Manu has said many times he only knows one way to play basketball - and that's at full speed. It has been said that "courage is the absence of fear; it is the willingness to do what has to be done." By that definition, Manu was extremely courageous in game two against the Grizzlies. Early on, there was a bit of caution: Tim asking Manu if it was okay to help him up from the floor by pulling on his right arm; Manu taking another tumble going after a loose ball and tucking his right arm in before he hit the floor. That ended quickly as he roared in to block a shot, drove hard to the rim and was fouled, and ended up in a grabbing, kicking scrum on the floor with Shane Battier to try to control a loose ball. Caution took a back seat, and Manu became SuperManu once again.
When Manu's name was called during introductions, the AT&T Center's roof was raised a few inches by the cheering from the fans.
During warmups about an hour before the game, Manu was hitting about half his shots. The brace, a smaller one than the one he had been wearing during practices recently, definitely kept him from extending his injured right arm. This photo shows how the lack of extension prevents him from keeping his right hand on the ball through the shot, making his left hand take over more of the task of stablizing the shot.
Rudy Gay of the Grizzlies, recovering from surgery, was perhaps engaging in a bit of basketball fantasy during warmups.
Zach Randolph warmed up without his trademark headband.
The Spurs came out with more focus. George Hill and Richard Jefferson had their game faces on during introductions. It must have worked as Hill's focus continued through those game-clinching free throws at the end and Richard's aggressiveness was evident throughout the game on both ends of the court.
Antonio McDyess has a pre-game ritual of waving at his "fan club", always with a big smile. Tonight, the smile was replaced by a very serious game face. The Spurs were ready for this one.
The game was physical from the opening tip. McDyess and Randolph are already tussling, and Tim is putting an elbow into Gasol's side as both jump for the ball.
RIchard and Gasol go for a jump ball early in the game, but notice what is going on between Manu and Conley. Manu was asked after the game if he thought the Grizzlies ever intentionally went after his right arm, and he replied that any contact was just normal for a tough playoff game.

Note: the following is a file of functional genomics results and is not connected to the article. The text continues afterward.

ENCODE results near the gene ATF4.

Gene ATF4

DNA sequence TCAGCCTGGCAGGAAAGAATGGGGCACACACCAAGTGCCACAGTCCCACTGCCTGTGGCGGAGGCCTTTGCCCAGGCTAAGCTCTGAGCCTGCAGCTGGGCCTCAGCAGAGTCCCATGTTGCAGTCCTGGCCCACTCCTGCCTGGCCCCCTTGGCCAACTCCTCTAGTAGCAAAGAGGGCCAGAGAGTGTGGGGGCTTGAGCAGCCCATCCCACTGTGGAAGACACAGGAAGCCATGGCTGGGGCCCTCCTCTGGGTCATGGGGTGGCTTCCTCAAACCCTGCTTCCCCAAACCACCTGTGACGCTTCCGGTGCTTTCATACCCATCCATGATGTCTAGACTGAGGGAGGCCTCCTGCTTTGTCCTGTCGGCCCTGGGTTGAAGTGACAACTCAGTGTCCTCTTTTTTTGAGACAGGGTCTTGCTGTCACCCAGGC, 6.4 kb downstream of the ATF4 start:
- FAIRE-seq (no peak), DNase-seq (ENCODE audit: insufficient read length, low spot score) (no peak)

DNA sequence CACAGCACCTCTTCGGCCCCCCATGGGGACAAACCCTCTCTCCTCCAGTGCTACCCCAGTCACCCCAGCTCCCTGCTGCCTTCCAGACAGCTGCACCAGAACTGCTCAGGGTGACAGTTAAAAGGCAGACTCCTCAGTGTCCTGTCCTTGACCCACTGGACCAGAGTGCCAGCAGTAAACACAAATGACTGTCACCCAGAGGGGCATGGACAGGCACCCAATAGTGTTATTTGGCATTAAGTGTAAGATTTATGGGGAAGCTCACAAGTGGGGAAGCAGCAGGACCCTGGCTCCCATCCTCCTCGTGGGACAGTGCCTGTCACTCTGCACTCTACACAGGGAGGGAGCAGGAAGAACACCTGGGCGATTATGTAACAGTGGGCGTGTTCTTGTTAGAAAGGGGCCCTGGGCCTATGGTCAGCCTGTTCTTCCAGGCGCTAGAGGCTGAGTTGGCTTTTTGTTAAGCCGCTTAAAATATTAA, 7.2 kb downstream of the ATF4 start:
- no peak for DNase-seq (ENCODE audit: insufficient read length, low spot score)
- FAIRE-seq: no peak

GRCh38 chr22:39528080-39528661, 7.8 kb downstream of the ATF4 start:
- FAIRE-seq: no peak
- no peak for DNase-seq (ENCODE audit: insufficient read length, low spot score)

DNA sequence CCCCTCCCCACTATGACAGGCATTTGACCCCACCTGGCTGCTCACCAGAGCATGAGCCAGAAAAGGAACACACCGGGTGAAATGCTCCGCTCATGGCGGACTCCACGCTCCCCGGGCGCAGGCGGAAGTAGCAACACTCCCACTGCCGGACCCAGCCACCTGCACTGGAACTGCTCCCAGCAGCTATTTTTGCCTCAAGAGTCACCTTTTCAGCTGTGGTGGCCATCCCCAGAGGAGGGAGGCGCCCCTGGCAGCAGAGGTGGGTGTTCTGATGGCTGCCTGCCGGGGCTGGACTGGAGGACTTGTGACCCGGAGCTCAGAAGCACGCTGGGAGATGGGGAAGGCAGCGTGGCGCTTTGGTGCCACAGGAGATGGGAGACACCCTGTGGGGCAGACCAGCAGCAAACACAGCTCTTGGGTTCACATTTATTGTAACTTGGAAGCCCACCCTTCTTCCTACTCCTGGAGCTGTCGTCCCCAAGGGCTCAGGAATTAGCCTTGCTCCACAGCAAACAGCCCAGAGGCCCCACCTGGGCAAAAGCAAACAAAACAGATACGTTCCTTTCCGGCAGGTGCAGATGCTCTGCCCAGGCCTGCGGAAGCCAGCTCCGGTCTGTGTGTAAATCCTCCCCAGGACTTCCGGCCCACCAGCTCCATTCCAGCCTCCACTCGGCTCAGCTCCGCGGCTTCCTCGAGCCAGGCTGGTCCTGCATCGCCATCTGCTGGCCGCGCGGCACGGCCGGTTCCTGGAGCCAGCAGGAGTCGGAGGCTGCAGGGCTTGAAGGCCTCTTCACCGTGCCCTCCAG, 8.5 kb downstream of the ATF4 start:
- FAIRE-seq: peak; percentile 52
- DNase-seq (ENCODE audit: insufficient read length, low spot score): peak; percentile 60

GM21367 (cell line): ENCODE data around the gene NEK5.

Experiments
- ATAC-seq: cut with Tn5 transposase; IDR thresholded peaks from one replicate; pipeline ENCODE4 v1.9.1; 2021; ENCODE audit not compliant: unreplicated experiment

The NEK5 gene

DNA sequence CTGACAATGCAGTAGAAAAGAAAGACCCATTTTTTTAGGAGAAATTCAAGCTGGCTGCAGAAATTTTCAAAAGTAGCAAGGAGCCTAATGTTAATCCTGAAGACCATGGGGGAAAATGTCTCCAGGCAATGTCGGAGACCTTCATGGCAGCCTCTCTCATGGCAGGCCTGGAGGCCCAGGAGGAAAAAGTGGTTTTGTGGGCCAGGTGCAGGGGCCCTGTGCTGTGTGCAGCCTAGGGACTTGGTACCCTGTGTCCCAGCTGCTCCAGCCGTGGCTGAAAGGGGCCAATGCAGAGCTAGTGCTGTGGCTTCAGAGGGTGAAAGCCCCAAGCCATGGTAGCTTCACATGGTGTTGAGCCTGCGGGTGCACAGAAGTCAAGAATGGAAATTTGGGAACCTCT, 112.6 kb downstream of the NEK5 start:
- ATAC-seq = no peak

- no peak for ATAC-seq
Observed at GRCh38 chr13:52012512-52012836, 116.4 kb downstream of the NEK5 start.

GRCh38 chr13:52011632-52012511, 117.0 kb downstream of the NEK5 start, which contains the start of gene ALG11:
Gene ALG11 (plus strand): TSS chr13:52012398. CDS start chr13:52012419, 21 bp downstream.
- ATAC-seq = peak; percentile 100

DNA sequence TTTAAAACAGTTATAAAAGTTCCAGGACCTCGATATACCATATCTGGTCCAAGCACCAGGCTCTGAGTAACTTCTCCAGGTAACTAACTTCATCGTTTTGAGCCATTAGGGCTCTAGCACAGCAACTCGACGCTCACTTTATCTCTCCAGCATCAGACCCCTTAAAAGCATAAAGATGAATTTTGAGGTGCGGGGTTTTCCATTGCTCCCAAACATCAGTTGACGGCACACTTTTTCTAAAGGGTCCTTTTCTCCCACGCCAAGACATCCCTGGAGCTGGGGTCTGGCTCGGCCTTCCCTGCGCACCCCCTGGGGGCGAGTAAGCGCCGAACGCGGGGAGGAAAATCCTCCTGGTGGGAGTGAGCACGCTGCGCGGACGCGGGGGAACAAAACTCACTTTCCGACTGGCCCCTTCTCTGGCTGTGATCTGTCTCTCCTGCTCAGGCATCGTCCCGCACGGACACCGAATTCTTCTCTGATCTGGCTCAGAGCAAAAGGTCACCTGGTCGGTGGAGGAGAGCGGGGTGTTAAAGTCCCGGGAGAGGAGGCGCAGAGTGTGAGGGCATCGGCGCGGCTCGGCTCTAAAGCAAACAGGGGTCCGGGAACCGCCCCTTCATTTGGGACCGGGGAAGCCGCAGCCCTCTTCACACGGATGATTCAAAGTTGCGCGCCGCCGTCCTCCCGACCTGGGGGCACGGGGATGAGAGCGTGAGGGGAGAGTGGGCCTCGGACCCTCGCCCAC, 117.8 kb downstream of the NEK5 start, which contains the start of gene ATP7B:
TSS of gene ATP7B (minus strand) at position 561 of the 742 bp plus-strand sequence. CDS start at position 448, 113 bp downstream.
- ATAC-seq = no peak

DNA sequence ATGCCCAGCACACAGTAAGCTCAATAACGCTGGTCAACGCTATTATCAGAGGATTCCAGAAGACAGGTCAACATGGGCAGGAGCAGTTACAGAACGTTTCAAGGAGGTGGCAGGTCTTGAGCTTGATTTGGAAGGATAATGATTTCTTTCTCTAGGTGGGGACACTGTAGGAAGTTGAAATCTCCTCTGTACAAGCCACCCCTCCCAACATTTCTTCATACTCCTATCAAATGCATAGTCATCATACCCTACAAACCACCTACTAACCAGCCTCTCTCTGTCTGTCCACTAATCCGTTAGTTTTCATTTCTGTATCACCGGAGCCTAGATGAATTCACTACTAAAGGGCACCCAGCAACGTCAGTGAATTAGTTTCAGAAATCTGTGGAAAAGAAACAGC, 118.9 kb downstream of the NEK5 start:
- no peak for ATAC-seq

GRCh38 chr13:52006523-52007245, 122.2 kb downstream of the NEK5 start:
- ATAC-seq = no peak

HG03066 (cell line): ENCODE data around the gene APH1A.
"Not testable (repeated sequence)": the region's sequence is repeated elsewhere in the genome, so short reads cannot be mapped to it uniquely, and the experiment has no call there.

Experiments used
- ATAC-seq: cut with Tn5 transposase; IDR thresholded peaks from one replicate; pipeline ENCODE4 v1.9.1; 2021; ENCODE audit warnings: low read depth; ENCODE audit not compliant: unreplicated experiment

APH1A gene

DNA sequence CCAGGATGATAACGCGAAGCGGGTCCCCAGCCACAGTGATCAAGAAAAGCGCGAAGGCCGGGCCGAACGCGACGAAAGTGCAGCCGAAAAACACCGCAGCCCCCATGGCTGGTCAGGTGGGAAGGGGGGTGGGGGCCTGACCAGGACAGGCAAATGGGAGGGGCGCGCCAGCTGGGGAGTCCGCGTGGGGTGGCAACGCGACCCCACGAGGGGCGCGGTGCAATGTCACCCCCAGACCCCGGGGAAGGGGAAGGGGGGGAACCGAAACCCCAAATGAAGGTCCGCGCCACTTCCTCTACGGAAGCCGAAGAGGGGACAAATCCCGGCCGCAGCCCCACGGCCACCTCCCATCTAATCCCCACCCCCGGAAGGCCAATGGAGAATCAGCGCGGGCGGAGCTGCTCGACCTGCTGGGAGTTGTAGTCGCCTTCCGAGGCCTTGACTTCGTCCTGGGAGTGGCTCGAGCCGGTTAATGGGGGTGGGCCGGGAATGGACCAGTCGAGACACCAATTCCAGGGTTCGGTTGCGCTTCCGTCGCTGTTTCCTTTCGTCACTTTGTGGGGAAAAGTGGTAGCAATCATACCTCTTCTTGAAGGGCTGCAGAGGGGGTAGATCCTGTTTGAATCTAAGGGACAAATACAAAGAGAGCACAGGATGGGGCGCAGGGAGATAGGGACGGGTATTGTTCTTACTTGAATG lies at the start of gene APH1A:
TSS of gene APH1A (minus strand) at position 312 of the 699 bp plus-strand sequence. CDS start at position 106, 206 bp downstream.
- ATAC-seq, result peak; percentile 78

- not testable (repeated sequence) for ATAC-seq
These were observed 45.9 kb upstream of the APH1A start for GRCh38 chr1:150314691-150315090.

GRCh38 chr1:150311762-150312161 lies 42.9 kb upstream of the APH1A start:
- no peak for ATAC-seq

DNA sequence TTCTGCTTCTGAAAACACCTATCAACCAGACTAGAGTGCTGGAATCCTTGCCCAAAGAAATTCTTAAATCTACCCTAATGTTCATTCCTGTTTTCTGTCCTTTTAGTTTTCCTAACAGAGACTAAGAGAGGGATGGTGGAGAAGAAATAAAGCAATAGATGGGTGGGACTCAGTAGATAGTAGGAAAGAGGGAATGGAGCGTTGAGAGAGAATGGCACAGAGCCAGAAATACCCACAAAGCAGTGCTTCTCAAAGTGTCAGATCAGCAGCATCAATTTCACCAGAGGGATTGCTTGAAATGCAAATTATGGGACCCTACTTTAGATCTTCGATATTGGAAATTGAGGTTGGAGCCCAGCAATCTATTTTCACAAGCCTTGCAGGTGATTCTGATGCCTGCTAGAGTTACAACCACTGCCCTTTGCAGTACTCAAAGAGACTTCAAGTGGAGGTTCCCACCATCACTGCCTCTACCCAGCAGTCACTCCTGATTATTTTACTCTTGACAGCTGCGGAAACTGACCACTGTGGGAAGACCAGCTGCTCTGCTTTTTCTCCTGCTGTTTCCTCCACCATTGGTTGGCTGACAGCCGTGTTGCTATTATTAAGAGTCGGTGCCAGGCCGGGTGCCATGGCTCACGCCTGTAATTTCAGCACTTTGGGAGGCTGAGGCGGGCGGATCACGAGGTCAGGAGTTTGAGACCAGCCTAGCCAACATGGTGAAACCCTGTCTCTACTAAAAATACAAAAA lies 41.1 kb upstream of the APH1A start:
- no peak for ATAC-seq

Duncan and Gasol continued their battles on both ends, but Tim would get the best of it tonight.
Reliable subs Hill and Battier could hardly wait to enter the game in the first quarter.
Manu's free throw shooting was most affected by the brace on his arm as he connected on only 7 of 13 from the line.
For comparison purposes, I went back and found a photo of Manu shooting a free throw on Feb 23 against the Thunder. It is about the same point in the shot as the first photo - just after he has released the ball. You will notice a difference of several degrees in the angle of the bend in his right arm. It's a subtle thing, and maybe I'm just seeing things. I don't think it's just due to an inconsistency in his shooting form but has more to do with how much of his right hand is in contact with the ball at the point where his left hand propels the ball toward the basket.
I tried to get the best shot of that brace that I could . . .at one point I did see him rip off one of the straps on the lower end because it had come loose. At the next time out, the trainers immediately replaced it and tightened it up. He's willing to accept the limitations in exchange for being in uniform.
Once again, This Is OUR House. Now on to Memphis with hopes of stealing at least one on their court to regain that home court advantage. I'll be there - row 12 behind the bench for the first game, row 8 at the corner of the baseline for the second one. I hope to get some good photos, but shooting in a 'foreign" gym can sometimes be tricky.